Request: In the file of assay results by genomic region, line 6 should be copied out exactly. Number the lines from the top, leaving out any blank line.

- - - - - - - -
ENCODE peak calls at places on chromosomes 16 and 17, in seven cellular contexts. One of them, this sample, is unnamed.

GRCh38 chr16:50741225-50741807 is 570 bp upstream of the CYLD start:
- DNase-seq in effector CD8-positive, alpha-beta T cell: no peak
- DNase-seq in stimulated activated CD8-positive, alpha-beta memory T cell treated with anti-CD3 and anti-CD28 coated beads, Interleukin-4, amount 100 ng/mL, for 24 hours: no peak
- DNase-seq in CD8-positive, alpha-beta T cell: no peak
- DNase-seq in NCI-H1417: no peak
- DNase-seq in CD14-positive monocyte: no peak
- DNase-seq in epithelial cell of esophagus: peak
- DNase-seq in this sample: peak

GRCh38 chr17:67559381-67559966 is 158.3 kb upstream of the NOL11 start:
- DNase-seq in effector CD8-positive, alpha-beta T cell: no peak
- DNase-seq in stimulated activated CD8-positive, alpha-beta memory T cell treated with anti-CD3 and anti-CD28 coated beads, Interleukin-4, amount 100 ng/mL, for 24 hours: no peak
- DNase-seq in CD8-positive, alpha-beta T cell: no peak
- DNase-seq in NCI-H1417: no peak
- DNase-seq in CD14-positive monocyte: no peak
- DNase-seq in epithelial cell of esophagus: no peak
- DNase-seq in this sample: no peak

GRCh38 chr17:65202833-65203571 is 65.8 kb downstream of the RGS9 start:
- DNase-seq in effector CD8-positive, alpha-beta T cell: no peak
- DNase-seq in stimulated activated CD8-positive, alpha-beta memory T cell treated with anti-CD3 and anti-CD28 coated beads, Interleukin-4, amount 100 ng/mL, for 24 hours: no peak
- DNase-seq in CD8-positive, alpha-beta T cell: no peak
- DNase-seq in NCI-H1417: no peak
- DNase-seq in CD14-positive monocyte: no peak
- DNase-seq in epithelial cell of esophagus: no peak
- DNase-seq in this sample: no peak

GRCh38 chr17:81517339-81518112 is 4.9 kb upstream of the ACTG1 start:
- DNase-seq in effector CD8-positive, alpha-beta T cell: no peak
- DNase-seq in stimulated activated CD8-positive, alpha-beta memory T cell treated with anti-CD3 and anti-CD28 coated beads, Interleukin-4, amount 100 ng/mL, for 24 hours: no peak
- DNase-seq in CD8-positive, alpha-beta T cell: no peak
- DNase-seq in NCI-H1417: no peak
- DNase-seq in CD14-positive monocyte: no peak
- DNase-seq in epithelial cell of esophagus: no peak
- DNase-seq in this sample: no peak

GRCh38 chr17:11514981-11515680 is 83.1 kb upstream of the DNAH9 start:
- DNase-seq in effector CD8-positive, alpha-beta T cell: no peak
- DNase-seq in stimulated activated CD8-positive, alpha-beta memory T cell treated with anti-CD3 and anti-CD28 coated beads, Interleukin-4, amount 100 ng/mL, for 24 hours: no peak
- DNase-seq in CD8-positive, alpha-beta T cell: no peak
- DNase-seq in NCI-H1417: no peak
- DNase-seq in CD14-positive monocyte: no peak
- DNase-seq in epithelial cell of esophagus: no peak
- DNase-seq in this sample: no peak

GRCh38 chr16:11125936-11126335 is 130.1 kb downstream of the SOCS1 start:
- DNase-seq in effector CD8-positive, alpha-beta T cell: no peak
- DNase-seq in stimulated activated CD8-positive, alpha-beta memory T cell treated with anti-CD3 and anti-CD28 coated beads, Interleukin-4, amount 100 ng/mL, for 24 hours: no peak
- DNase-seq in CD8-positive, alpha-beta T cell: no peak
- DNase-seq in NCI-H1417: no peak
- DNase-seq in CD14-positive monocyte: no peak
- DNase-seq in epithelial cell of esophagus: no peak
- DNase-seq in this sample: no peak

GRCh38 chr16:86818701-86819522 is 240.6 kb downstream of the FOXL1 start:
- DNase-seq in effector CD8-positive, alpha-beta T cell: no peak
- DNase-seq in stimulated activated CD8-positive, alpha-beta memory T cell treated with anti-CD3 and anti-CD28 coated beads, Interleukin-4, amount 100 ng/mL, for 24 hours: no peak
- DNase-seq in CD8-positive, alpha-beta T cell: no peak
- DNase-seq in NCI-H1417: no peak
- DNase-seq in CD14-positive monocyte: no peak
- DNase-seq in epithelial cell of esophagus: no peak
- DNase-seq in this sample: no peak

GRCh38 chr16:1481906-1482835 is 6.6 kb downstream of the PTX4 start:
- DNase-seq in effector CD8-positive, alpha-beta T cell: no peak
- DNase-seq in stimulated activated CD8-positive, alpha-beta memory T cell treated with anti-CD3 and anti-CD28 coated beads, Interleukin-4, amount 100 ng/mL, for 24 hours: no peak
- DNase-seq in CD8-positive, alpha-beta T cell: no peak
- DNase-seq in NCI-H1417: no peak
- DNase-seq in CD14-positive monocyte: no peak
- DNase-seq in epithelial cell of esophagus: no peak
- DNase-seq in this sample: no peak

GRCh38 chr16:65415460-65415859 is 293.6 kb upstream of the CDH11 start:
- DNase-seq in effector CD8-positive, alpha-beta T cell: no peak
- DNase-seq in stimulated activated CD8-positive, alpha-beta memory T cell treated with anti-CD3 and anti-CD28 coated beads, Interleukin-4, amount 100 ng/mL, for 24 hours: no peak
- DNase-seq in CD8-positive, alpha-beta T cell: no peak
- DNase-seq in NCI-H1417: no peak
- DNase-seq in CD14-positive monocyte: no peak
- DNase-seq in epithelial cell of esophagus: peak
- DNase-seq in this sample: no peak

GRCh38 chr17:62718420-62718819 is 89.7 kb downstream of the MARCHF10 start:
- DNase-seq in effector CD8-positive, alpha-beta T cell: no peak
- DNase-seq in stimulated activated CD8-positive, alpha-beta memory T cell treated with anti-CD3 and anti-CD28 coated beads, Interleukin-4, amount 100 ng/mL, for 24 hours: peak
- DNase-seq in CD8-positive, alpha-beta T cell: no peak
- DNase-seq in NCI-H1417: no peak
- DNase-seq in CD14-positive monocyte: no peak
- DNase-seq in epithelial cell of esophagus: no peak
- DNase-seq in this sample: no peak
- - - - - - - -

- DNase-seq in NCI-H1417: no peak